A good blowout is like the difference between a flat tire and a big, juicy pool float—like somebody hooked you up to a 120-volt air pump and set you afloat.
Unfortunately, getting a professional, heavy-duty, 120-volt blowout every few days isn’t realistic (or economical). For many, an at-home blowout is more like inflating party balloons with your own lung power—you’ll get the job done, but it’ll have half the oomph, and leave you twice as tired.
What is it that the salon pros know that you don’t? Good news: We got the inside scoop from blowout experts Adam Maclay and Raven Hurtado on how to do an at-home blowout that goes toe-to-toe with a salon appointment. All you have to do is follow these simple steps.
Step 1: Start in the Shower
As always, good hair starts with good hair health. Make sure you’re using shampoos and conditioners that suit your hair type or you’re already starting with a disadvantage. “For fine to medium hair types I’d suggest a volumizing shampoo and conditioner that’s going to add the right amount of texture to the hair,” says New York-based celebrity hairstylist Adam Maclay. “For thick or coarse textures, I love a smoothing cleanser and conditioner to help smooth the hair cuticle and create that polished look once you start blow drying.” The shampoos made for coarse or damaged hair will weigh down finer hair types, and oftentimes, the shampoos made for volumizing fine hair don’t pack enough moisture for frizzier locks.
For coarse or damaged hair, Maclay recommends the Living Proof No Frizz Shampoo and Conditioner to start a blowout with the smoothing ingredients needed for a polished style.
Chicago-based stylist Raven Hurtado likes to brush the hair out before starting prep, and recommends this dual-length brush for detangling right out of the shower.
Step 2: Prep Your Hair
Once your hair is clean, you’ll need the right ingredients to not only protect your hair from heat, but prime it for styling. “The right base products that are going to create that effortless blowout look,” says Maclay.
For heat protection, Hurtado likes Kérastase L'incroyable Blow-Dry Reshapable Lotion, which coats strands in beeswax, glycerin, and polymers for shine and hydration.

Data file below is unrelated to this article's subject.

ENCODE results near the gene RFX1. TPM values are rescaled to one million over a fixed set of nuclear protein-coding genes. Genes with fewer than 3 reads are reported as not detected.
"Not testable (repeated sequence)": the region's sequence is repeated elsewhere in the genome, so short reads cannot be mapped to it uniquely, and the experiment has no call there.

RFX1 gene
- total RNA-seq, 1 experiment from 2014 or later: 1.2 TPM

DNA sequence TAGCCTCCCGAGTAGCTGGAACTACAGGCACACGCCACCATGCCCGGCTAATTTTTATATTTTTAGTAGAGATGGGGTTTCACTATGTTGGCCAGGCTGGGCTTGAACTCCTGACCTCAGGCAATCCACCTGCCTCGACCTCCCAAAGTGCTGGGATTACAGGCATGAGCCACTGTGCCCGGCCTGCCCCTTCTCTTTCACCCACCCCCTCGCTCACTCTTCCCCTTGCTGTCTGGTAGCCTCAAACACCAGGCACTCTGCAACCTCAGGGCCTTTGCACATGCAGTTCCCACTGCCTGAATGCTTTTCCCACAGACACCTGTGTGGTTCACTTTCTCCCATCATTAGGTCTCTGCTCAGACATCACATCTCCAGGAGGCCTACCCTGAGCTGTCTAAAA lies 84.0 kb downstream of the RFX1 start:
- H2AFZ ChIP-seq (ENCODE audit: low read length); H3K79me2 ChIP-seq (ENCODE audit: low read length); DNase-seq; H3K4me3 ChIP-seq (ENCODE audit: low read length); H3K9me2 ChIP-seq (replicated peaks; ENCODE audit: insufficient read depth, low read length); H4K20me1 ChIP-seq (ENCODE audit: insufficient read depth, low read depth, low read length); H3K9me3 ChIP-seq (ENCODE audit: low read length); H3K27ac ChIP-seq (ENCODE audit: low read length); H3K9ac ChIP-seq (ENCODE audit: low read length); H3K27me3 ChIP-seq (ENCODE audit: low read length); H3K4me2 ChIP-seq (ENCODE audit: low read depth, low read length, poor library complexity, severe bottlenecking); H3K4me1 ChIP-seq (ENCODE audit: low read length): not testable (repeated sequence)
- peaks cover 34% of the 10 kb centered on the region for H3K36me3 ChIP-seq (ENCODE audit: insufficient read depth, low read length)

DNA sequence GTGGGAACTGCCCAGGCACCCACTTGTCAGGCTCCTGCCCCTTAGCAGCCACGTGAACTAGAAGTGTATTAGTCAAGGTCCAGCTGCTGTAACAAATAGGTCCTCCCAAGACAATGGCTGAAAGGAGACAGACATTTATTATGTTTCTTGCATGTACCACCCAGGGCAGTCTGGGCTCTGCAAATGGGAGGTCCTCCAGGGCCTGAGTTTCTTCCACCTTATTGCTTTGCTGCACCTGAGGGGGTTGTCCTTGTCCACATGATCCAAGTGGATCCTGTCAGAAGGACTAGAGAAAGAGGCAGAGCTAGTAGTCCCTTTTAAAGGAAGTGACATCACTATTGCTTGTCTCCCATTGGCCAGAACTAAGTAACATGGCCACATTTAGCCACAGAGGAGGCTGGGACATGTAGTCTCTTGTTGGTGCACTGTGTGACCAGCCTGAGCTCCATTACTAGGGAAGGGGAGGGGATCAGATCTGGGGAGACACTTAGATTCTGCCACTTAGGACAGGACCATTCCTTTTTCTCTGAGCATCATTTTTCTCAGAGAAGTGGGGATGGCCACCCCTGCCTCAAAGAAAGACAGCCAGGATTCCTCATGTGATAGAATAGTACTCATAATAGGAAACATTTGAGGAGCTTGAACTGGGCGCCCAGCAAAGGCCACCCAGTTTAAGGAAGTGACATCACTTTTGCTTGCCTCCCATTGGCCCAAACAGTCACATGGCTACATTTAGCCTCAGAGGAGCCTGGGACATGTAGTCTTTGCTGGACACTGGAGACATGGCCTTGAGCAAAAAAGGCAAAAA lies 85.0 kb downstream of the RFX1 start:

Once the hair is prepped for heat, you need to consider your biggest hair challenges. It’s not a one-size-fits all product list, and sometimes it takes the right cocktail to get your hair to cooperate. For fine hair types that struggle with holding volume, Maclay recommends stacking the deck in your favor by using both a thickening spray and a plumping mousse. “First apply the mousse to the roots and then apply the thickening spray from roots to ends,” says Maclay.
Maclay recommends coarser hair types start by applying an anti-frizz product from roots to ends, like this Color Wow treatment that boasts a proprietary anti-humidity complex to battle any post-blowout flyaways.
Step 3: Rough Dry Your Hair
Now it’s down to business. “I love to begin a blowout by rough drying the hair to about 50% dry,” says Maclay. “This is going to make the round brush portion less strenuous because wet hair will take longer to dry in the brush.”
“The Dyson Supersonic the best blow dryer on the market,” says Maclay. “The heat output options plus the wind speeds help to expedite the blow drying process.”
Step 4: Section Out Your Hair
Once you have damp hair, you can section it out for an easier, more organized process. Gathering too much hair onto your round brush will make the process much longer, and much less effective. “Work in small sections starting from the bottom layer of hair,” says Hurtado. “Section your hair horizontally from ear to ear and clip away the rest of your hair.”
These high-tension styling clips are a lot like what you’d see in a salon. The Harry Josh Pro Tools Pro Styling Clips are double-jointed and have a soft, rubberized finish that can keep a handle on thick manes.
Step 5: Blow Dry Sections with a Round Brush
When you’re ready, start with the bottom layer of hair that you left out of clips. Starting with a small section of hair near your ear (no larger than your brush), place a 1.5-inch round brush underneath it at the root. “Blow dry your hair straight up and slightly directed over your face,” says Maclay, while moving the brush upwards towards the ends.
When the brush reaches the end of your hair, roll it downward towards the scalp—rolling the hair with it. “Using tension, dry around the brush. Once that section is dried; shock it with the cold button and unwrap from the brush,” says Maclay. “My favorite trick is to then take a large velcro roller and set the hair around it, securing it with a clip.”
Continue this process along the bottom layer, in sections, until you reach the other ear—temple to temple, says Hurtado. Then, unclip the top layer and repeat.
Step 6: Finish With Volumizer and Hairspray
Once your hair is dry and has had time to set, you can begin to carefully unravel the rollers and shake out all the sections together. Now you’ll want to hit your roots with a volumizer to make sure you have an even, all-over bounce.
“I love finishing a blowout with Klorane,” says Maclay. “A dry shampoo adds instant volume and texture.” Spray it generously from roots to ends, and then finish with a light mist of hairspray for hold. (Bonus points to this product for actually prolonging the blow out with oil-absorbing plant-based cleansing powders—all you have to do is reapply after a few days).
Step 7: Fine Tune With a Flat Iron
Hit your hair with the finishing touches. “If you have any frizz or funny ends you can use a flat iron to gently smooth or polish the ends,” says Maclay. “Don’t press for too long, or it will change the texture of the blowout.”
If you do need to smooth out flyaways, take out very thick sections and smooth them quickly with the flat iron—that way, you get the polish without flattening all that new-found volume.